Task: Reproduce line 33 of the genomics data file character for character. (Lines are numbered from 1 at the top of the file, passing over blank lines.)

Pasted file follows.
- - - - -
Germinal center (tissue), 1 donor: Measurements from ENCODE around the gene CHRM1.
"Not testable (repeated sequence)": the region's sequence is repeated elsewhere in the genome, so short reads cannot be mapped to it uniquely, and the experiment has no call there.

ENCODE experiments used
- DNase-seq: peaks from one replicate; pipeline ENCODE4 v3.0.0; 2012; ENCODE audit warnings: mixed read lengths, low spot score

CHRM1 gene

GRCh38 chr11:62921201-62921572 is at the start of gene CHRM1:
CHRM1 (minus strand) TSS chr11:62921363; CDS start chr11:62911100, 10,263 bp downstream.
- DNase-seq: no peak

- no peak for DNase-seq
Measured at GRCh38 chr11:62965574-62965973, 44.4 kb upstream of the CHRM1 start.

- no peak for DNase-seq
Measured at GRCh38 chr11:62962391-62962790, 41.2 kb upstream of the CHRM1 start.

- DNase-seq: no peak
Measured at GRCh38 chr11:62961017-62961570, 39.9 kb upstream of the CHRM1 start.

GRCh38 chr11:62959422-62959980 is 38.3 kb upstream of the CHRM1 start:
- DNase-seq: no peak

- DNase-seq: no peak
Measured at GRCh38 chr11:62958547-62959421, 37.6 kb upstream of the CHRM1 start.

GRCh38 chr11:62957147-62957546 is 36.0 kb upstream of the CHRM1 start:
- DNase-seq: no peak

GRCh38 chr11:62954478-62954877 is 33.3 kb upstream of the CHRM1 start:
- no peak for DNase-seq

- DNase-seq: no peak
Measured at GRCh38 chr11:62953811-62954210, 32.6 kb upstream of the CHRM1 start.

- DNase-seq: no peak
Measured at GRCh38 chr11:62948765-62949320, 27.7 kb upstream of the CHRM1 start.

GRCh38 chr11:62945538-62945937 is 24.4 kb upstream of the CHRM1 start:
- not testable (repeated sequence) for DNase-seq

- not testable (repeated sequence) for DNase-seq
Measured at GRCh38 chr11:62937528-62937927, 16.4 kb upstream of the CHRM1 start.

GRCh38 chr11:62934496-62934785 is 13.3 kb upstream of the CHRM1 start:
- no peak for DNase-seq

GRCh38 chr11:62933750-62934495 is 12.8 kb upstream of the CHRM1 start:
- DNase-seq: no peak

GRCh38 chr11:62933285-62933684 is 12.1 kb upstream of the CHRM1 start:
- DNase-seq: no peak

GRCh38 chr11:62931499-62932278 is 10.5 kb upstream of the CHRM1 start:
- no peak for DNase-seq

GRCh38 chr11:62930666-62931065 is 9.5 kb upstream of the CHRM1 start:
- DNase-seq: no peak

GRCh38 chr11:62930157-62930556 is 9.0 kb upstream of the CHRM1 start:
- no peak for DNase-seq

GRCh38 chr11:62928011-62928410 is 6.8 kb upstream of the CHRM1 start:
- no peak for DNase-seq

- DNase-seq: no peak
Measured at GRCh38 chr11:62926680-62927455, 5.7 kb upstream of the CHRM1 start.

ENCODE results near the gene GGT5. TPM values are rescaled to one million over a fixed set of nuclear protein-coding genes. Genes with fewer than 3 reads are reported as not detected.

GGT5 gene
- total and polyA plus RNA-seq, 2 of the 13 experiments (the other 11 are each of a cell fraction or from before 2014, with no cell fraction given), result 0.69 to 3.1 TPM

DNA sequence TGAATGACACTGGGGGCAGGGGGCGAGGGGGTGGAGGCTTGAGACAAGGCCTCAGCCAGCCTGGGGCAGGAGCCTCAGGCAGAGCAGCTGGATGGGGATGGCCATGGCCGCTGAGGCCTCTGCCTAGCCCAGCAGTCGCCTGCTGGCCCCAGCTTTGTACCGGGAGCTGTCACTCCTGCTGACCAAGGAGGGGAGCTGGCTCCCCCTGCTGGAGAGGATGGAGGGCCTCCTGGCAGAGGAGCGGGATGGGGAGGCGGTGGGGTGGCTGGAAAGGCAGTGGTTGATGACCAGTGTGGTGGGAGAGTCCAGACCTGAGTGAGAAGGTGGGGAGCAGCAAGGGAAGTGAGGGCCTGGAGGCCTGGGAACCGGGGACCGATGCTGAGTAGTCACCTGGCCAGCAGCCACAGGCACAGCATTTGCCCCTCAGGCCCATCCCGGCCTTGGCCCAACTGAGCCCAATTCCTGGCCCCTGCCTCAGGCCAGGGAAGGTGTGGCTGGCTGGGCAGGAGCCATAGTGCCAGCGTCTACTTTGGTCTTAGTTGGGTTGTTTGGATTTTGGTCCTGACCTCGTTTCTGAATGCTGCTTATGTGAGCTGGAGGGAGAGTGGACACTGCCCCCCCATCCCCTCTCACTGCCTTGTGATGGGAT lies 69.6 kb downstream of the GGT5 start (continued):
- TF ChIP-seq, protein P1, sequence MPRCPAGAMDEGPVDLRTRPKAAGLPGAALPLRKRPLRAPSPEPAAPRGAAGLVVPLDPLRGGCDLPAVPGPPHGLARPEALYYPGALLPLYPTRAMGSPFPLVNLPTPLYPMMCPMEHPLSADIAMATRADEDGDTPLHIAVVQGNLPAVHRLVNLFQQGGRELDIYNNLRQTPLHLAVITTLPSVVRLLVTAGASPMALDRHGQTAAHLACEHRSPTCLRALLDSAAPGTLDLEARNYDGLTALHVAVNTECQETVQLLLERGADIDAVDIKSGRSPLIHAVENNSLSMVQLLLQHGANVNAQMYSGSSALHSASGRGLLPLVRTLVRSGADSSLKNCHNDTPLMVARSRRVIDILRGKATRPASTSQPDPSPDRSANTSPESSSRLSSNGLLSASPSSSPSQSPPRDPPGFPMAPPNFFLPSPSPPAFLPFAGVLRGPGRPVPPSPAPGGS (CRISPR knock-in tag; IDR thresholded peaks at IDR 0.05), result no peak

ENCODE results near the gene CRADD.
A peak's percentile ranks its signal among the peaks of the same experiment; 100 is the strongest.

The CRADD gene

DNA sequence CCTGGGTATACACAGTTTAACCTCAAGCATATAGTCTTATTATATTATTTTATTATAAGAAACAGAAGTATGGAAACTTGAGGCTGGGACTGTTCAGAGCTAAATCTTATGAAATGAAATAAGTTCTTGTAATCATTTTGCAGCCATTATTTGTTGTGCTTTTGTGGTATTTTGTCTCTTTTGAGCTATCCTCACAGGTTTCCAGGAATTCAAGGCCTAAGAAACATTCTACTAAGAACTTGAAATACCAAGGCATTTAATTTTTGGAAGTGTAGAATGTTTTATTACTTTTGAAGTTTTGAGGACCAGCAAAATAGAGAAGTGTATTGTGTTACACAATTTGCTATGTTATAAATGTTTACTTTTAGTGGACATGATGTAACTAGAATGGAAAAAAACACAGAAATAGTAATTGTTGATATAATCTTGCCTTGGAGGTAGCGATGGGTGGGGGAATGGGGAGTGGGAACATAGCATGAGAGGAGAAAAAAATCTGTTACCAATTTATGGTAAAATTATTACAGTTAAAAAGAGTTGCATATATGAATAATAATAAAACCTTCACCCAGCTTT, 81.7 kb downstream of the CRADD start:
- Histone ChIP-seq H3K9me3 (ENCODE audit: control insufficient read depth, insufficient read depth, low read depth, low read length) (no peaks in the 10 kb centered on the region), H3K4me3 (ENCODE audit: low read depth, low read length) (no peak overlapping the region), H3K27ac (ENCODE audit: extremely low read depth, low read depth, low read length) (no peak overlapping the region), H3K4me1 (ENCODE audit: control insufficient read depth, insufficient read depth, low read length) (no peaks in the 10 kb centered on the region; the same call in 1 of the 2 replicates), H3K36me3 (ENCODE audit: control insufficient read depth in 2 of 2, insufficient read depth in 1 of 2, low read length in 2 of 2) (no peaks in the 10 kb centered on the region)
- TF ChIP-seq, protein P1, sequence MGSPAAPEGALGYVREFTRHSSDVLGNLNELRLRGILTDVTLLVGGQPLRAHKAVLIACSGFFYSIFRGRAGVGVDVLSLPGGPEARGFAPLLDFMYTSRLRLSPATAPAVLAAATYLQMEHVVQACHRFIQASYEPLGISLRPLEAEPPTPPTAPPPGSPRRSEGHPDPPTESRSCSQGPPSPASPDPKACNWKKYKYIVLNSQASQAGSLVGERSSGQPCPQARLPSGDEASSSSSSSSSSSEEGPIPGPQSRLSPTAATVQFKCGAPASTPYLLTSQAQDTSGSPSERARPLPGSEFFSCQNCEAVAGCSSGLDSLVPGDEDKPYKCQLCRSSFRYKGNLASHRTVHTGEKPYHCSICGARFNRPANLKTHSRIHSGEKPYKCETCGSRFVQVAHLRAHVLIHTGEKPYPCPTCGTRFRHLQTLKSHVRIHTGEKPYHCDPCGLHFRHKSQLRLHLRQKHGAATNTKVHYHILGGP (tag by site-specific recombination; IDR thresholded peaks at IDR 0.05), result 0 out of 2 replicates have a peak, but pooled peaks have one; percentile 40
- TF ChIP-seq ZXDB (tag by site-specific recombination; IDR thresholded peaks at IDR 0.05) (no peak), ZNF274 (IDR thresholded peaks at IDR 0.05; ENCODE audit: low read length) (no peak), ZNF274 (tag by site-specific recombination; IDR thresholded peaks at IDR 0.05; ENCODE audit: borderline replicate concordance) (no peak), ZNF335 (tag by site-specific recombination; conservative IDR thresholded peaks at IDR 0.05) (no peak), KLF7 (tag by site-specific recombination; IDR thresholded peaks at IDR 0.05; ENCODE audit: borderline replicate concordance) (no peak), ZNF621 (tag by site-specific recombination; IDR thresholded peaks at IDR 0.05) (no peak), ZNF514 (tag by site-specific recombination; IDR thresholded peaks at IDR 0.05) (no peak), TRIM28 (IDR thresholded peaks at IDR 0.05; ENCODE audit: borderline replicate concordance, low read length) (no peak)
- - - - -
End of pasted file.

GRCh38 chr11:62933750-62934495 is 12.8 kb upstream of the CHRM1 start: